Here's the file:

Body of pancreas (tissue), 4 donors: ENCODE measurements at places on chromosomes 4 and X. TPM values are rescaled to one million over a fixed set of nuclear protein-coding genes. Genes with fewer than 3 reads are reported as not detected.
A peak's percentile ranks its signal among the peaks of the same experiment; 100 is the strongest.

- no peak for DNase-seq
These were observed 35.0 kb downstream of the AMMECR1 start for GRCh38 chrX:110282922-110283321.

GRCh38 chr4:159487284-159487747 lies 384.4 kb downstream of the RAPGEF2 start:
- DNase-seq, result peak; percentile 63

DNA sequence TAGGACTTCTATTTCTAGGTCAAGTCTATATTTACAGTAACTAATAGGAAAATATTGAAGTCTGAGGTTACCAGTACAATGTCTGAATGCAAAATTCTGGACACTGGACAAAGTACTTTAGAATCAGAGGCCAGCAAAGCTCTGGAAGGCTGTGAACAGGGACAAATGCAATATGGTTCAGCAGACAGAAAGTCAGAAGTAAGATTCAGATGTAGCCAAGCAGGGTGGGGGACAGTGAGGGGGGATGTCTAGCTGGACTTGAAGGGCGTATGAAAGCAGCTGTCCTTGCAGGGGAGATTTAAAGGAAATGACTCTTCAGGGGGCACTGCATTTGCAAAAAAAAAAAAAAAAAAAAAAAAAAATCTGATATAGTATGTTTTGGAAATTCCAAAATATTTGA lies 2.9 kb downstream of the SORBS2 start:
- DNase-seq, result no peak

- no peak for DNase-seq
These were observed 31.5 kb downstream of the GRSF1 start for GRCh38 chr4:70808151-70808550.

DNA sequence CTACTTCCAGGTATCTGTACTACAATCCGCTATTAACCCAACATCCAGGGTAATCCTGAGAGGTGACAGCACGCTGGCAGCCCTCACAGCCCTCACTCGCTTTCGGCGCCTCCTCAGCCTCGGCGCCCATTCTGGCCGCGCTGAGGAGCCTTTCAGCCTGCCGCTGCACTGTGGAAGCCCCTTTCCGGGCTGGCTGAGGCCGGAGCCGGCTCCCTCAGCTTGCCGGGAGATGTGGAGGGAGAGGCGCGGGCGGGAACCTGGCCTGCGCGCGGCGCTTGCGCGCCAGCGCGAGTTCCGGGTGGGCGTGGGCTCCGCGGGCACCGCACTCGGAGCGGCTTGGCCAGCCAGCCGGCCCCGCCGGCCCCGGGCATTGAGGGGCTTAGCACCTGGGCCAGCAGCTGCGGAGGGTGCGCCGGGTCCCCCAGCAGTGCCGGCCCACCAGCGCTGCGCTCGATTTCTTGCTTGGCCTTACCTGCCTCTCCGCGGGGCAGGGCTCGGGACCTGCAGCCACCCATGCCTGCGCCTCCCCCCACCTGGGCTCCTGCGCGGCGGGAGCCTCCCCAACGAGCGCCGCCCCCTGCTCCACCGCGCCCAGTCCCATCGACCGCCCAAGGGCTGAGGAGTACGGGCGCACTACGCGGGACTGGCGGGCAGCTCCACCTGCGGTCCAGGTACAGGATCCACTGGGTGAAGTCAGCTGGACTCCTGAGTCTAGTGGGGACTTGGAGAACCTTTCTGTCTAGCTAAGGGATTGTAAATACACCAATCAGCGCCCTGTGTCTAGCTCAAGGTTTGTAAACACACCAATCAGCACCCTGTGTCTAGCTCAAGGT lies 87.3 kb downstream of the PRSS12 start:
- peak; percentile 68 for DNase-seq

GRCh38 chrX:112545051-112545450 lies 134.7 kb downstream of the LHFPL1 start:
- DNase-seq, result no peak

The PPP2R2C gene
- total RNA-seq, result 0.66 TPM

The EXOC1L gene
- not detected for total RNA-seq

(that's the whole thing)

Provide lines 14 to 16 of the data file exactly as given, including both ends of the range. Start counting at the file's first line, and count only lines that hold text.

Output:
- DNase-seq, result no peak

The PPP2R2C gene
- total RNA-seq, result 0.66 TPM